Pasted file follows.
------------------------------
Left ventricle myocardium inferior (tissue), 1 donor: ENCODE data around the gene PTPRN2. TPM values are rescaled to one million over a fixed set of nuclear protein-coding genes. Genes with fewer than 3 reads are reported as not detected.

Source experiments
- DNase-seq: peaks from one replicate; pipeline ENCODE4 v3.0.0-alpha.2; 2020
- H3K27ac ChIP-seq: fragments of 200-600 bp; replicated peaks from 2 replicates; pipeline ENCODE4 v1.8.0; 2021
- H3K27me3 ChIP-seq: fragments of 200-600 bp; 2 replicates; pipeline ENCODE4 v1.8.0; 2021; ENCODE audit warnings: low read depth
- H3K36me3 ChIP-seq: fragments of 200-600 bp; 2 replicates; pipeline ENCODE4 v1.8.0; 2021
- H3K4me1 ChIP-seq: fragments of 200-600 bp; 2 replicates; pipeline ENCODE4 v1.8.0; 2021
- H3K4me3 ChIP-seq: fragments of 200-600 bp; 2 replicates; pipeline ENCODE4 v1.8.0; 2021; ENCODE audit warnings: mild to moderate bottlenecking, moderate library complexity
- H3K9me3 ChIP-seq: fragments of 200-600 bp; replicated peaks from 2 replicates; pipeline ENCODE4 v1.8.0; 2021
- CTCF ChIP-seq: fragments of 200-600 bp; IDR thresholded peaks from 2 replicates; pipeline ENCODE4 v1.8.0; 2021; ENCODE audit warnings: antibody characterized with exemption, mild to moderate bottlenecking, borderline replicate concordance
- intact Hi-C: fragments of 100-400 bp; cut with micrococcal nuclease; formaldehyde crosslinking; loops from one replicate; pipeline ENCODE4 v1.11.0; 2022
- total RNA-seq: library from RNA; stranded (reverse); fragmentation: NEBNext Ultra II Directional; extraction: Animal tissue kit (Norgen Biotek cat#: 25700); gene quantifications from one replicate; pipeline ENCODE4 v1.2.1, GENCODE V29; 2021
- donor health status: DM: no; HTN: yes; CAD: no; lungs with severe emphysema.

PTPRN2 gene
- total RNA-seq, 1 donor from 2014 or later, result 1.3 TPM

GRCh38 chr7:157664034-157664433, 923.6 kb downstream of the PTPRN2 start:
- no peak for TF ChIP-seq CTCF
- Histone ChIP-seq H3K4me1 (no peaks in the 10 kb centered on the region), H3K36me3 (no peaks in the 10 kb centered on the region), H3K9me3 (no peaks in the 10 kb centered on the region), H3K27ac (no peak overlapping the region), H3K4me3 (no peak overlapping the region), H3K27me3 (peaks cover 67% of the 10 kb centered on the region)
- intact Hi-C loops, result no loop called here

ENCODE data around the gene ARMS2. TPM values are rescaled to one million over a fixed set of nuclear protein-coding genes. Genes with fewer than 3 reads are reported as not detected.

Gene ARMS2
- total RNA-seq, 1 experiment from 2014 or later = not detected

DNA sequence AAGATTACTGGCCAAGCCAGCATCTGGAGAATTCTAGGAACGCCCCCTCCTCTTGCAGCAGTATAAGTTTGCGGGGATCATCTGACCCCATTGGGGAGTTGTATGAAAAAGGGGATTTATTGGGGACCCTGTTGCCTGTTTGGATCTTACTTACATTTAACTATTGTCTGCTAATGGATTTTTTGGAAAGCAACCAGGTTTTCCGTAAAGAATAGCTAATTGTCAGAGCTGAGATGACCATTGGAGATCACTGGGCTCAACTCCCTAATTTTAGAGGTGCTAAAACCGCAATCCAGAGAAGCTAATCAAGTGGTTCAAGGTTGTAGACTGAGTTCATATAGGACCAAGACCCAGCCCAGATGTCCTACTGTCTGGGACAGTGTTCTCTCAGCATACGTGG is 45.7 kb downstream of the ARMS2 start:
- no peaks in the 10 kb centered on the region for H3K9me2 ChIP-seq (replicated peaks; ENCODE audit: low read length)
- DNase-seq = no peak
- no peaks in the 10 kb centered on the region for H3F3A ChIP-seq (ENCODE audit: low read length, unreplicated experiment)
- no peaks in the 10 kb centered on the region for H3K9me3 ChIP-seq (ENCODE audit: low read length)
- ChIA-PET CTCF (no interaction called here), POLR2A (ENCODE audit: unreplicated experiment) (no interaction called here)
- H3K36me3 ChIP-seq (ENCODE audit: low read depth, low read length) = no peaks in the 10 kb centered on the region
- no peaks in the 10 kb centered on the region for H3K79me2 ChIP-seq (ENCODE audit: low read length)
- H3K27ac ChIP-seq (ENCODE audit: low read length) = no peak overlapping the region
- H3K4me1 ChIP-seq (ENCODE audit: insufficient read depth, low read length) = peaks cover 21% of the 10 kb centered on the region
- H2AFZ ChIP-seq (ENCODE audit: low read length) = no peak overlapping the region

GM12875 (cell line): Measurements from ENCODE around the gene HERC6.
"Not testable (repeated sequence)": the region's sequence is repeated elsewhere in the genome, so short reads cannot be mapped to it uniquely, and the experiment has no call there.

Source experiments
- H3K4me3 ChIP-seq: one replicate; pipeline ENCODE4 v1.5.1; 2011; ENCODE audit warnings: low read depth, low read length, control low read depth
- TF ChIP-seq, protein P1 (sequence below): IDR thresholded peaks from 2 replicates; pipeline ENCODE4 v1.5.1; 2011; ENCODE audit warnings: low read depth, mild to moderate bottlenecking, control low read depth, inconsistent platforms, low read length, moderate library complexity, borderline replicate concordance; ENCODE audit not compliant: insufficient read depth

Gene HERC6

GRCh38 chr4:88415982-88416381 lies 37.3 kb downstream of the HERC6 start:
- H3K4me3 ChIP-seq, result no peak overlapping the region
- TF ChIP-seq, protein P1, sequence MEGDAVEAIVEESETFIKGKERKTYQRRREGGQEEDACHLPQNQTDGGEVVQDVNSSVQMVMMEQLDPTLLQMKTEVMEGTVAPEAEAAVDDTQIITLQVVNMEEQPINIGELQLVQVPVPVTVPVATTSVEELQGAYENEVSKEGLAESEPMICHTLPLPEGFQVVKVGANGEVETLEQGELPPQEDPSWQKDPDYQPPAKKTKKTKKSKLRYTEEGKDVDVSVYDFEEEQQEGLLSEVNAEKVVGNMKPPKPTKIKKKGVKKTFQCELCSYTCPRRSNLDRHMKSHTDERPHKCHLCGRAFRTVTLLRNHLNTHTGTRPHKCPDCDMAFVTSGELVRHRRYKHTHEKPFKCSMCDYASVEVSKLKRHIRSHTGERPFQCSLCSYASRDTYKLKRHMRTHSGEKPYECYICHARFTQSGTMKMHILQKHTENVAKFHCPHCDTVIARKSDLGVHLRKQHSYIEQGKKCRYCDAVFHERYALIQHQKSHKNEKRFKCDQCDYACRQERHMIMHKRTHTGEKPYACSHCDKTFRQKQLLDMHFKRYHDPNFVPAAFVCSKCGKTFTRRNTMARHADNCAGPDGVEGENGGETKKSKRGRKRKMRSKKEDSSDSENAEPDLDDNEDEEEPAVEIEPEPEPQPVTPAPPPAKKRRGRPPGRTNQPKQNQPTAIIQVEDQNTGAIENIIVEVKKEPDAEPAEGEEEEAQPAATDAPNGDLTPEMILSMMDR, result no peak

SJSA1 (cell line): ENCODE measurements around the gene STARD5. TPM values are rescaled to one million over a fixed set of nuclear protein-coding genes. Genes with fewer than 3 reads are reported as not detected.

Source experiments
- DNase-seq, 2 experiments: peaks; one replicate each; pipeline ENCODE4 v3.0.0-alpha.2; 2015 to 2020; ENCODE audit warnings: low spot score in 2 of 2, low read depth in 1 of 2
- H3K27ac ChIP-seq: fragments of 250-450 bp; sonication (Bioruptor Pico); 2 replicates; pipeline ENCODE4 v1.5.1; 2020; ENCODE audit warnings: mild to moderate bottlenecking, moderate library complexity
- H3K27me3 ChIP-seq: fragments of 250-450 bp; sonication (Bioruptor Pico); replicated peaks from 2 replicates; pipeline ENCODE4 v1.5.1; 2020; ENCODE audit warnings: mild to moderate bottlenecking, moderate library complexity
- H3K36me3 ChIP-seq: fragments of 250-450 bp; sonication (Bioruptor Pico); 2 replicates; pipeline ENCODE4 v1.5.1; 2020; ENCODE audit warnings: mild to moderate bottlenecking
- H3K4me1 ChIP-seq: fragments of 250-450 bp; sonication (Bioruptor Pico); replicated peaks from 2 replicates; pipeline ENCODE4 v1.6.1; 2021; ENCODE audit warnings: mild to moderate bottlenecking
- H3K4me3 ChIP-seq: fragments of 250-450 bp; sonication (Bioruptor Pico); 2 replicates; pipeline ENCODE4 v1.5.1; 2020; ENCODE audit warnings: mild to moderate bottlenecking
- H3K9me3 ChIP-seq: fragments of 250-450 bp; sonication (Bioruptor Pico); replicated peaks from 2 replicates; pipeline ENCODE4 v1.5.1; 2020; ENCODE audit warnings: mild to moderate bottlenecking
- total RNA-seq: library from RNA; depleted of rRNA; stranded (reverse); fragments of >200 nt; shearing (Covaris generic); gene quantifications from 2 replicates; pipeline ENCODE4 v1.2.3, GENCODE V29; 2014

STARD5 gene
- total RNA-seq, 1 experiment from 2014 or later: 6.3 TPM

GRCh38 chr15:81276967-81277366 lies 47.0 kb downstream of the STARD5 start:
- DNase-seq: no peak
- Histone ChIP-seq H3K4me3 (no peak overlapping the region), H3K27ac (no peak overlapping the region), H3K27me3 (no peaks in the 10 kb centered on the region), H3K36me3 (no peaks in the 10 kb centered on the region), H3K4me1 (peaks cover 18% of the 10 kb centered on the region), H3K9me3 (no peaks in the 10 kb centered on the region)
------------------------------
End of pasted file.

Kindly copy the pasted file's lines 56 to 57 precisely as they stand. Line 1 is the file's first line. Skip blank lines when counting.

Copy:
- DNase-seq: no peak
- Histone ChIP-seq H3K4me3 (no peak overlapping the region), H3K27ac (no peak overlapping the region), H3K27me3 (no peaks in the 10 kb centered on the region), H3K36me3 (no peaks in the 10 kb centered on the region), H3K4me1 (peaks cover 18% of the 10 kb centered on the region), H3K9me3 (no peaks in the 10 kb centered on the region)